Multimedia StoryTelling

By the students of MCJ300 at The University of Southern Mississippi

Turkish woman awaits trial after beheading her alleged rapist

with one comment

This example was very compelling to me. I first read the story of this woman beheading her rapist some days ago, and as I was reading the article, I had to envision it as the writer revealed more details to this gruesome act of self-defense. What makes this example so interesting to me is that I had already had this preconceived notion of what the victim and the man looked like. I had already imagined my own setting of the town village and the woman carrying the head to town-square.

With print news, whenever the writer is trying to describe a scene or a person, the reader most likely will create their own interpretation of what is going on. It’s like reading a book. If each person had only read those Twilight and Harry Potter series without seeing the films, they’d always have their own image of what Hogwarts looked like or what Bella’s physical features looked like.

A video presentation to an article brings it to life, and everything falls into place once the reader has an actual image to draw from. With this example, I found myself comparing my views of the story after reading it in print and seeing actual footage of the victim, her rapist, the village, and even the decapitated head! I loved this example because the footage showed various pictures of the rapist as well as the victim. I also thought it was clever of the news team to show the actual head lying on the ground in the middle of town-square.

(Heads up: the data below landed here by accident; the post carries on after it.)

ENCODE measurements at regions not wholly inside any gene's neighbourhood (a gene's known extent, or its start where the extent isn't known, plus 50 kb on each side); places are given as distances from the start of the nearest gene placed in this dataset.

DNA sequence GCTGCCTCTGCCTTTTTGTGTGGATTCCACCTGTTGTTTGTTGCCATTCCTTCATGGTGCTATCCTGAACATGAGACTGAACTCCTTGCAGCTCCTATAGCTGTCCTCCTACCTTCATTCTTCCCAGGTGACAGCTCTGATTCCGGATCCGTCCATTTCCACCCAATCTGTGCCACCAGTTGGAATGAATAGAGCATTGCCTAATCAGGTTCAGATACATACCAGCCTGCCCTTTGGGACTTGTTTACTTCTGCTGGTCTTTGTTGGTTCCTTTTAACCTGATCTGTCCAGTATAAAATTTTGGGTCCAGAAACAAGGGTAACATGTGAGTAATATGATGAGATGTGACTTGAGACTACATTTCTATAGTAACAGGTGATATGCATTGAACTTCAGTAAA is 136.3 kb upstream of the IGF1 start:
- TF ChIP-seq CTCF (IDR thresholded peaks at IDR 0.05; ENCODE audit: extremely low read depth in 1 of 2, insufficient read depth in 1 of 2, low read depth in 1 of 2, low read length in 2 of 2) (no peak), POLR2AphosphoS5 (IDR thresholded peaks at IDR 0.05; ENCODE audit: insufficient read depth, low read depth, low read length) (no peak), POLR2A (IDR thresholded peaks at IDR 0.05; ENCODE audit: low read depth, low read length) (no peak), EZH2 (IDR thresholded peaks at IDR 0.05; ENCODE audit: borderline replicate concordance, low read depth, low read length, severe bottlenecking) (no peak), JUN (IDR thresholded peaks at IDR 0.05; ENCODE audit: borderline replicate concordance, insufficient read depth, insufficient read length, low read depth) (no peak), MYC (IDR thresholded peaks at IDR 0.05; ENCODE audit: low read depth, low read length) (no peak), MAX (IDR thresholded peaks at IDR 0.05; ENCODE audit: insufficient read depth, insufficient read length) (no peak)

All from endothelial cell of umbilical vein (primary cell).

It really made a difference to me to actually SEE the people involved in the story I previously read. I began to ponder on whether news seem more sufficient when there are visuals for the reader to grasp onto. For me, I think this example really captured the true essence of storytelling in journalism. It was informal and kept me on the edge of my seat.


Written by williamcrosby301

September 6, 2012 at 5:05 pm

One Response

Subscribe to comments with RSS.

  1. I like your definition of good multimedia storytelling: Keeps you on the edge of your seat. All good stories should do that. When I was in j-school, our profs told us: You want your story to make a man spit out his coffee at breakfast and yell to his wife, “Martha, you’ve got to read this.” We want the same thing now that we are using multiple platforms.

    Boring on any platform is just plain ol’ boring.


    September 10, 2012 at 6:02 pm

Leave a Reply

Fill in your details below or click an icon to log in: Logo

You are commenting using your account. Log Out /  Change )

Google+ photo

You are commenting using your Google+ account. Log Out /  Change )

Twitter picture

You are commenting using your Twitter account. Log Out /  Change )

Facebook photo

You are commenting using your Facebook account. Log Out /  Change )


Connecting to %s

%d bloggers like this: